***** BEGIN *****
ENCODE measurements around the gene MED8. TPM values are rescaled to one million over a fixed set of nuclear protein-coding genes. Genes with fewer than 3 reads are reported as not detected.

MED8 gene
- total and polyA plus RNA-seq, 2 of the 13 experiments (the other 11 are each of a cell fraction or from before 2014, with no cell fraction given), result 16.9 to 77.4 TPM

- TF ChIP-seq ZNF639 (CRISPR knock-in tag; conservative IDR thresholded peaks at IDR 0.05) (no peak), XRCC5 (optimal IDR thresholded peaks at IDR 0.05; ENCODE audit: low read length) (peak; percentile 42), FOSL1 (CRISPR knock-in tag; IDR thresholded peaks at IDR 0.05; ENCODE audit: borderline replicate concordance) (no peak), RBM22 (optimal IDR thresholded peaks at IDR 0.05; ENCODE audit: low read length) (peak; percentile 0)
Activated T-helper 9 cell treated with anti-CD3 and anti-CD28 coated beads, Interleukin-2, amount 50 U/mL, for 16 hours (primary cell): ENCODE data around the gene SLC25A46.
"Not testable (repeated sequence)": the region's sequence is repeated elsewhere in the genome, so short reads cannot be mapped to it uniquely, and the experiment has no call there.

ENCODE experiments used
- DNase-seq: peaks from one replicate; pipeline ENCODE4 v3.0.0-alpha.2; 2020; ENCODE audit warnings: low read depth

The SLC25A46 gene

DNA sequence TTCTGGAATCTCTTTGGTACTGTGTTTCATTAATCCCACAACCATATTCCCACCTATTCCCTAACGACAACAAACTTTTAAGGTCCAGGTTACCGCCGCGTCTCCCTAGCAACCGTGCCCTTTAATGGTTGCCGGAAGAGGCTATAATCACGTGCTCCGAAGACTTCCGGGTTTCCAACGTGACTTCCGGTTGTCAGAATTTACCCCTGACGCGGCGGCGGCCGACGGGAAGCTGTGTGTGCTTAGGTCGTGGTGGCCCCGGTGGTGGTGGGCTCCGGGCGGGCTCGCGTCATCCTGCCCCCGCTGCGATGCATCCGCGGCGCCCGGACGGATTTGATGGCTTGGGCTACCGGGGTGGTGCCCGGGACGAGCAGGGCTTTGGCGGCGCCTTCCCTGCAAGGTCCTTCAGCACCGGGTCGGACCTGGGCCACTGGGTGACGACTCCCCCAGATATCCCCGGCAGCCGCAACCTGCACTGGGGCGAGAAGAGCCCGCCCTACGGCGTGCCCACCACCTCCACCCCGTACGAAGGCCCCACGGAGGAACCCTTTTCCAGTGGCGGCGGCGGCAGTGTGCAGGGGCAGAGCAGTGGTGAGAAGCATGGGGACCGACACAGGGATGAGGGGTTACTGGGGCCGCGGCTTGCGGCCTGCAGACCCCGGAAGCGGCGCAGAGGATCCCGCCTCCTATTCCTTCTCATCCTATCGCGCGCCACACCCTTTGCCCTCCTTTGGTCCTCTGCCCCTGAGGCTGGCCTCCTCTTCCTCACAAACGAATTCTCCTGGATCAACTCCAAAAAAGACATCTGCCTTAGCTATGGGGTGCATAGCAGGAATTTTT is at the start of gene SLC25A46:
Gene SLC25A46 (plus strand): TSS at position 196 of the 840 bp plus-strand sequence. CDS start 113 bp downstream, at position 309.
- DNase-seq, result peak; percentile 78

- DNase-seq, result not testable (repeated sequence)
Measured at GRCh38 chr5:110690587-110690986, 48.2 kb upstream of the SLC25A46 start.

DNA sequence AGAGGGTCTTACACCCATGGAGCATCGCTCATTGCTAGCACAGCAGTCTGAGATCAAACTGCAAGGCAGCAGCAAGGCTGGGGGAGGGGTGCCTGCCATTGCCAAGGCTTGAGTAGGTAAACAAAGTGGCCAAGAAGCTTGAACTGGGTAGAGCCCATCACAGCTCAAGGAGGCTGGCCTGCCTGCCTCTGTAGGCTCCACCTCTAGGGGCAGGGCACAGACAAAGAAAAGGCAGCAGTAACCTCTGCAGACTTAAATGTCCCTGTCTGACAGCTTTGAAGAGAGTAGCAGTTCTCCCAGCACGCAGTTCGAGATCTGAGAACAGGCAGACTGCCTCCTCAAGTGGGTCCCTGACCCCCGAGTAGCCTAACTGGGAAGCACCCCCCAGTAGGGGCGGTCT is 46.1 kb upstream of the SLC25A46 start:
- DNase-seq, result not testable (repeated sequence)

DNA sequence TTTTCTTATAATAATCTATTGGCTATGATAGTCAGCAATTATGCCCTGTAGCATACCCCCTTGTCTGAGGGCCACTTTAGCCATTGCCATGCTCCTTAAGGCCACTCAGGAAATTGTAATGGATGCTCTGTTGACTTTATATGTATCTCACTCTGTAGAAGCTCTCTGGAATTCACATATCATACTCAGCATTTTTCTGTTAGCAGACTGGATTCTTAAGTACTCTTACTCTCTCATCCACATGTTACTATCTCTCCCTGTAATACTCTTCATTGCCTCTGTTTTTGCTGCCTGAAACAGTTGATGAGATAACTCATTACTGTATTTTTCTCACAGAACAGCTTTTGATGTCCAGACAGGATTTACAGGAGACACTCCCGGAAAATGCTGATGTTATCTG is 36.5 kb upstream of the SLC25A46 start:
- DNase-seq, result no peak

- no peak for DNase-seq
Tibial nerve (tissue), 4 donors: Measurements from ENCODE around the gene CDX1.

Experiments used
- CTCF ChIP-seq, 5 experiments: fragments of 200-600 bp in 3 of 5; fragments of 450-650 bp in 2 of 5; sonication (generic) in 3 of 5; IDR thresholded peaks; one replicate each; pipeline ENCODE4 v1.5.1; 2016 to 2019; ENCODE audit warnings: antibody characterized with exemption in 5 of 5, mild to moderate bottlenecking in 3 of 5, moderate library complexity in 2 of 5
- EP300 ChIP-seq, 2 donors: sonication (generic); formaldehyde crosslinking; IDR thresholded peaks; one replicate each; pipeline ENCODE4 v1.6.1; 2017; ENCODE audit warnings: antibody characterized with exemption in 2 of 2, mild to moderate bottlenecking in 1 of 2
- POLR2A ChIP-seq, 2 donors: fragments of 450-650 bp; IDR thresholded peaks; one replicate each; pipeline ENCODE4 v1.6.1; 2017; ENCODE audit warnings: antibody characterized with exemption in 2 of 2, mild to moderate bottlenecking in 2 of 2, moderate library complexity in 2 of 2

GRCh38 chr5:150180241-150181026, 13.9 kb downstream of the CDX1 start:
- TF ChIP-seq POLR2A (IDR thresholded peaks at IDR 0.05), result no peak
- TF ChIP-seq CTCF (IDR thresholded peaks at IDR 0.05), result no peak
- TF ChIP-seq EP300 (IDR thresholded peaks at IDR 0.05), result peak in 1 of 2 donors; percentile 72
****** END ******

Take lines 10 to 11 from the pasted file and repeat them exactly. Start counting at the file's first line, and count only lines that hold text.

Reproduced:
DNA sequence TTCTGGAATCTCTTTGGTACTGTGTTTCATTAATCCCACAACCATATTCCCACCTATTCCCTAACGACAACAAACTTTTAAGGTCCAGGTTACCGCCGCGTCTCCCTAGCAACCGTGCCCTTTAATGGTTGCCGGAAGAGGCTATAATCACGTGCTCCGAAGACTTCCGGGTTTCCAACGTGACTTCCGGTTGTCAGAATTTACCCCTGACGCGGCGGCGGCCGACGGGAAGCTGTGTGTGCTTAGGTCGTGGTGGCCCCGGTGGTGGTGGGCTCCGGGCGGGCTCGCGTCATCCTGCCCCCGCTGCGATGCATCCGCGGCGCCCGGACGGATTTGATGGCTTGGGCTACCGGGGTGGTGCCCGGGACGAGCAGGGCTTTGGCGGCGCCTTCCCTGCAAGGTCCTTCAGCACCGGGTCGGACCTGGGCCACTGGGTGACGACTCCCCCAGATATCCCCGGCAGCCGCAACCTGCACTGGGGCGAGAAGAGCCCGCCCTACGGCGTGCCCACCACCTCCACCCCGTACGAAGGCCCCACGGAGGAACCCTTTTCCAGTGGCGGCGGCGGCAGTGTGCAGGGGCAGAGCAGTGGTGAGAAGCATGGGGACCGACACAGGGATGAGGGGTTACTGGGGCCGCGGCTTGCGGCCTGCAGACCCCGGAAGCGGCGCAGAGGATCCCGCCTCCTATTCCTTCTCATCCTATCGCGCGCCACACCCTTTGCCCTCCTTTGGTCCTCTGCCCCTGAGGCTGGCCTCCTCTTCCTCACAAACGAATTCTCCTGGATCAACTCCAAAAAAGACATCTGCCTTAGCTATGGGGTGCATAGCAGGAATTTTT is at the start of gene SLC25A46:
Gene SLC25A46 (plus strand): TSS at position 196 of the 840 bp plus-strand sequence. CDS start 113 bp downstream, at position 309.